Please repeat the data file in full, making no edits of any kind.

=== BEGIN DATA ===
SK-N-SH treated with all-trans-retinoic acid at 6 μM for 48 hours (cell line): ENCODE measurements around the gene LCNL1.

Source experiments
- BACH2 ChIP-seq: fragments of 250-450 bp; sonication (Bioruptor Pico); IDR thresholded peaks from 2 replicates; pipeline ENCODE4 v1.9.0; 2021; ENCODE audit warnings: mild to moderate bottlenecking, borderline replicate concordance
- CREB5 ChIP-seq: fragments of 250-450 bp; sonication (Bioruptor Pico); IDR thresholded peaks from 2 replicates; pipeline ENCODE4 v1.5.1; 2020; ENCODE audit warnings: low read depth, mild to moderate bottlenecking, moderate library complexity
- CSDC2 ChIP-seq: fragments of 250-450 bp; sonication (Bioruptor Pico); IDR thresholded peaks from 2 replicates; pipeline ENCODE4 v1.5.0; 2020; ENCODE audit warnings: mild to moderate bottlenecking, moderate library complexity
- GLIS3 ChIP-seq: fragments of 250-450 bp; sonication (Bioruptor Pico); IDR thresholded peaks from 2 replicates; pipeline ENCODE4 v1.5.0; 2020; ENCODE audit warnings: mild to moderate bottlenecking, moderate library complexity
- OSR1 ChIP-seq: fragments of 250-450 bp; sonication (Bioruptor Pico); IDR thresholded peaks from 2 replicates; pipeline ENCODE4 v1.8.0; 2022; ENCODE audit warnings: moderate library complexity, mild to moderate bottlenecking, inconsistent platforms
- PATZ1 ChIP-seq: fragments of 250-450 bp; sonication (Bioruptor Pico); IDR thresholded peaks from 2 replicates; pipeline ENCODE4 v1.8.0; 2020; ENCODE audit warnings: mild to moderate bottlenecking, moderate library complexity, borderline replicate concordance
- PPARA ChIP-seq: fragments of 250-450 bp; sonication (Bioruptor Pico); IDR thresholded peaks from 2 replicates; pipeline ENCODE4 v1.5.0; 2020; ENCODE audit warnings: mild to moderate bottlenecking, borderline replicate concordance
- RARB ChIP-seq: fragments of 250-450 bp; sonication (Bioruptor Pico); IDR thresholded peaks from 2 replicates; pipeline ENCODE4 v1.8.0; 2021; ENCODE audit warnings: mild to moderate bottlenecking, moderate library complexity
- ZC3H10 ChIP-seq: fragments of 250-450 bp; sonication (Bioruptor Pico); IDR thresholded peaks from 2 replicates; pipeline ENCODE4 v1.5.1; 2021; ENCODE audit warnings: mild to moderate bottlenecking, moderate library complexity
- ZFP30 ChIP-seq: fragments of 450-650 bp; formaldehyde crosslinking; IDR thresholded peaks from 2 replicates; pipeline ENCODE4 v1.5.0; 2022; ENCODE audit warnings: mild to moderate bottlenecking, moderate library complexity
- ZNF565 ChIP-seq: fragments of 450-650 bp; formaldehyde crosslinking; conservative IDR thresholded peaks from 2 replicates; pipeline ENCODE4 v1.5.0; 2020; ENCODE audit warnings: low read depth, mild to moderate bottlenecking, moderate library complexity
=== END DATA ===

SK-N-SH treated with all-trans-retinoic acid at 6 μM for 48 hours (cell line): ENCODE measurements around the gene LCNL1.

Source experiments
- BACH2 ChIP-seq: fragments of 250-450 bp; sonication (Bioruptor Pico); IDR thresholded peaks from 2 replicates; pipeline ENCODE4 v1.9.0; 2021; ENCODE audit warnings: mild to moderate bottlenecking, borderline replicate concordance
- CREB5 ChIP-seq: fragments of 250-450 bp; sonication (Bioruptor Pico); IDR thresholded peaks from 2 replicates; pipeline ENCODE4 v1.5.1; 2020; ENCODE audit warnings: low read depth, mild to moderate bottlenecking, moderate library complexity
- CSDC2 ChIP-seq: fragments of 250-450 bp; sonication (Bioruptor Pico); IDR thresholded peaks from 2 replicates; pipeline ENCODE4 v1.5.0; 2020; ENCODE audit warnings: mild to moderate bottlenecking, moderate library complexity
- GLIS3 ChIP-seq: fragments of 250-450 bp; sonication (Bioruptor Pico); IDR thresholded peaks from 2 replicates; pipeline ENCODE4 v1.5.0; 2020; ENCODE audit warnings: mild to moderate bottlenecking, moderate library complexity
- OSR1 ChIP-seq: fragments of 250-450 bp; sonication (Bioruptor Pico); IDR thresholded peaks from 2 replicates; pipeline ENCODE4 v1.8.0; 2022; ENCODE audit warnings: moderate library complexity, mild to moderate bottlenecking, inconsistent platforms
- PATZ1 ChIP-seq: fragments of 250-450 bp; sonication (Bioruptor Pico); IDR thresholded peaks from 2 replicates; pipeline ENCODE4 v1.8.0; 2020; ENCODE audit warnings: mild to moderate bottlenecking, moderate library complexity, borderline replicate concordance
- PPARA ChIP-seq: fragments of 250-450 bp; sonication (Bioruptor Pico); IDR thresholded peaks from 2 replicates; pipeline ENCODE4 v1.5.0; 2020; ENCODE audit warnings: mild to moderate bottlenecking, borderline replicate concordance
- RARB ChIP-seq: fragments of 250-450 bp; sonication (Bioruptor Pico); IDR thresholded peaks from 2 replicates; pipeline ENCODE4 v1.8.0; 2021; ENCODE audit warnings: mild to moderate bottlenecking, moderate library complexity
- ZC3H10 ChIP-seq: fragments of 250-450 bp; sonication (Bioruptor Pico); IDR thresholded peaks from 2 replicates; pipeline ENCODE4 v1.5.1; 2021; ENCODE audit warnings: mild to moderate bottlenecking, moderate library complexity
- ZFP30 ChIP-seq: fragments of 450-650 bp; formaldehyde crosslinking; IDR thresholded peaks from 2 replicates; pipeline ENCODE4 v1.5.0; 2022; ENCODE audit warnings: mild to moderate bottlenecking, moderate library complexity
- ZNF565 ChIP-seq: fragments of 450-650 bp; formaldehyde crosslinking; conservative IDR thresholded peaks from 2 replicates; pipeline ENCODE4 v1.5.0; 2020; ENCODE audit warnings: low read depth, mild to moderate bottlenecking, moderate library complexity